Investing in investment funds. For many savers, this still sounds exotic, only something for speculators. But that is the fund investment withnichten.
The most important facts about funds at a glance:
1. What is a fund?
An investment fund collects money from investors. This capital is then invested by the fund manager on the financial markets for the investors. The great advantage of a fund is the spreading of risk. It invests not only in one stock (equity fund) or in one bond (bond fund), i.e. what investors should avoid at all costs, but in many. With an equity fund, investors can benefit from increases in the value of shares and dividend payments.
There are funds for every type of investor, from the extremely risk-averse to the risk-averse.
2. How to invest safely? Could a fund be the solution?
Investing money involves risk in the vast majority of cases. Ultimately, this also applies to the savings book. Rule of thumb: the higher the risk, the higher the interest rate. The risk can be mitigated by investing in multiple stocks, for example. The principle: losses from one investment can be offset by gains from another. A fund that invests in a variety of investments can thus help to invest more securely.
3. What if the fund company goes bankrupt? Is then the savings gone?
The money that investors invest in a fund is known as special assets. In case of bankruptcy of the fund company it is protected.
4. What does a fund cost?
There is nothing for free, not even with the fund investment. The service that fund companies offer has its price. There is a one-time sales charge for distribution, sometimes a redemption fee and the cost of management. Sounds dramatic, but it’s not. There are often discounts on the initial sales charge. Redemption fees are very rare. Management fees are incurred annually for the management of the fund.
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5. What is fund savings??
In principle, fund savings are no different from normal savings. In this case, the savings amount is invested in an investment fund – and not in a savings account. Step by step, the saver invests in the stock market, for example.
The advantage: the saver invests in a disciplined manner, i.e. always and not just when everyone is buying and prices are particularly high. Over the years, regular purchases usually result in an attractive average price, which can lead to a higher final yield.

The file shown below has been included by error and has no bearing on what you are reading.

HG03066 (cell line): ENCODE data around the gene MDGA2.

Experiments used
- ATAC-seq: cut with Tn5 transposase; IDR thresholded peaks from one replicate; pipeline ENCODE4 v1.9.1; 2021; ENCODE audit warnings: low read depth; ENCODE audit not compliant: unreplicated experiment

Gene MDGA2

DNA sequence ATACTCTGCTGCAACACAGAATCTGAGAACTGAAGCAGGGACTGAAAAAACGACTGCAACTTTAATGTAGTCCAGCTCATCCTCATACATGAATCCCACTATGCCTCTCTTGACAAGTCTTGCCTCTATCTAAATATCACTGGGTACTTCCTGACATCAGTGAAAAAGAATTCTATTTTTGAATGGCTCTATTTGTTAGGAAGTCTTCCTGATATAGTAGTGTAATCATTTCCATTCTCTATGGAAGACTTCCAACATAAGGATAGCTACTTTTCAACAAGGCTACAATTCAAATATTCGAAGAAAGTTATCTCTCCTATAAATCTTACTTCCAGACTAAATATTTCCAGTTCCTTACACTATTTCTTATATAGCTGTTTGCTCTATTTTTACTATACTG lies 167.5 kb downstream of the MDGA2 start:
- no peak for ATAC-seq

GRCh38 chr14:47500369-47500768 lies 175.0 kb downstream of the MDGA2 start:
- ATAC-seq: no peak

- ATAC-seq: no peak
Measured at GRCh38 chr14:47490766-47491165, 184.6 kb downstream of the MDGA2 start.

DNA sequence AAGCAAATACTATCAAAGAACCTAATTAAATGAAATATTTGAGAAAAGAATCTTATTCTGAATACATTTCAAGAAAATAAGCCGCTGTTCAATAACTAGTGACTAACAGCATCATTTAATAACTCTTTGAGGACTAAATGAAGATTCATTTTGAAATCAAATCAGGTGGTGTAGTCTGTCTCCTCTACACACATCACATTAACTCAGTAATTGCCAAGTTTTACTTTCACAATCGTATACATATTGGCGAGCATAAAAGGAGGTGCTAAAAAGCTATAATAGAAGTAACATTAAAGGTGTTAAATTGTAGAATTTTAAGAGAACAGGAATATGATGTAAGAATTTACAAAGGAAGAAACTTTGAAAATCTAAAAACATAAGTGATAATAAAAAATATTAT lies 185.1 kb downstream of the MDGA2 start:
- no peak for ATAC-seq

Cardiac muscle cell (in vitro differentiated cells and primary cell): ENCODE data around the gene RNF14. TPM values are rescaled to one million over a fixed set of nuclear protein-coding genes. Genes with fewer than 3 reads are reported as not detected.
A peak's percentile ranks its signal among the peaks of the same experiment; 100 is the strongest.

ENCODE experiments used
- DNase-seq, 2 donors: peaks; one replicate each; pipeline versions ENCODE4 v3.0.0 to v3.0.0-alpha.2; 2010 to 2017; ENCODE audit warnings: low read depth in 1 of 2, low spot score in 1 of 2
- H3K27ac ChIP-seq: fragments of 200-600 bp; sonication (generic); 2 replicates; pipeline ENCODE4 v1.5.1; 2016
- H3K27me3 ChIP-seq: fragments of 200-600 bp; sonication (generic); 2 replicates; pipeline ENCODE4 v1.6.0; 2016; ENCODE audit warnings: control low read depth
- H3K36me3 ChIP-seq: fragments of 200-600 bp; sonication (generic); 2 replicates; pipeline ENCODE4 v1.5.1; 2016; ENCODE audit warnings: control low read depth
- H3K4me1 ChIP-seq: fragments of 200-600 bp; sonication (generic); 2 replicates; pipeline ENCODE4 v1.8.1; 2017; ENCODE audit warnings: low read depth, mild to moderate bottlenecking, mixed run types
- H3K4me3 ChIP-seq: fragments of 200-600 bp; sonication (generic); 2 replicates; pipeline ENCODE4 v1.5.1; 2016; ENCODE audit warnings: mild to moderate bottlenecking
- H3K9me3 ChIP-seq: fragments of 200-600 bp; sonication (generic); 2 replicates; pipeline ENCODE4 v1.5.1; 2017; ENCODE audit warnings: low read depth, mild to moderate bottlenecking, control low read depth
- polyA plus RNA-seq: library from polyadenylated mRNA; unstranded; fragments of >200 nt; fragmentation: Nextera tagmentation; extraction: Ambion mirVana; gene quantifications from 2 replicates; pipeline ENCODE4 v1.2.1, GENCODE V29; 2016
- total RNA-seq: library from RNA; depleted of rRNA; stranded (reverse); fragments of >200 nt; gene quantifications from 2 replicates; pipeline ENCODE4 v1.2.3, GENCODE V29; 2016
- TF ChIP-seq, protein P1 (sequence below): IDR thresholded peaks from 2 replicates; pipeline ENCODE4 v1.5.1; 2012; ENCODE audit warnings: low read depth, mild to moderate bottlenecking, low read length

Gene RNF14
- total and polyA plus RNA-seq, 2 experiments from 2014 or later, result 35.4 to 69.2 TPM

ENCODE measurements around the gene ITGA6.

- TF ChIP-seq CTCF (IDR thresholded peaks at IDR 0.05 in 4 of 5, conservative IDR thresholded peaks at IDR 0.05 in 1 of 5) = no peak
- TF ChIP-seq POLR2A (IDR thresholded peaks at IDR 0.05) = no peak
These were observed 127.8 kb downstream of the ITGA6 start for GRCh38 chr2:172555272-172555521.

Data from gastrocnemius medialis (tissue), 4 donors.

6. How do shares work? Is this something a fund investor needs to know?
A fund investor does not need to know the details of how a share works. He should know that there are shares and that they offer interesting yield opportunities in the long run. The rest – selecting, buying, monitoring, selling – is done by the fund manager.
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7. How best to invest money? Is a mixed fund the solution?
Mixed funds, which may invest in stocks, bonds, currencies, commodities and also real estate (simultaneously), are a very flexible investment product. The investor receives an all-round service and is invested with his savings in a wide variety of markets. This ensures a broad spread of risk and the opportunity to participate in the investment opportunities of different markets.
8. Real estate as a component of retirement provision. Yes, but how?
Real estates can be a very meaningful component for the age precaution. However, a purchase, especially of a commercial property, often exceeds the financial means of a private investor.
The solution could be a real estate fund. This fund invests primarily in commercial real estate (less frequently in residential real estate). In this way, private investors can profit from the performance and rental income of the properties in proportion to their share in the fund.
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9. How do ETFs work and how do they differ from active funds??
An Exchange Traded Fund, or ETF, is an exchange-traded index fund. In this type of fund, the fund manager simply replicates an index, for example the German benchmark index Dax, one to one. The fund will perform plus-minus the same as the Dax. The simplicity of the design makes ETFs very cost effective. But an ETF can never (significantly) outperform its underlying index in the long run. In contrast, the fund manager of an active fund analyzes the markets and looks for the best opportunities and can buy or sell accordingly. If the investor expects the share price to fall, he could, for example, increase the cash balance (cash ratio) in the fund.
10. Is a fund unit something like a share?
A fund share is the smallest part of the fund or the smallest unit of the fund’s assets. The investor buys shares in the fund. According to these proportions, the investor participates in the performance of the fund. In this respect a fund share is comparable to a share. Difference: with a fund share, he has a stake in a number of stocks, not a single one.
11. In what should I invest? A question that fund investors also ask themselves.
Unfortunately, fund investors also have to ask themselves this question. At the very least, investors should have a rough idea of whether they want to invest in stocks (riskier, but also more risky) or bonds (more conservative) or, for example, high-dividend stocks (special), real estate (more long-term) or commodities (very risky). In general, it is not an either-or decision anyway, but rather both and. In a balanced portfolio, stocks, bonds, real estate and even commodities have their place. The weighting then depends on personal risk appetite. If you want to make things easy for yourself, you can invest in a mixed fund whose weightings are most in line with your wishes.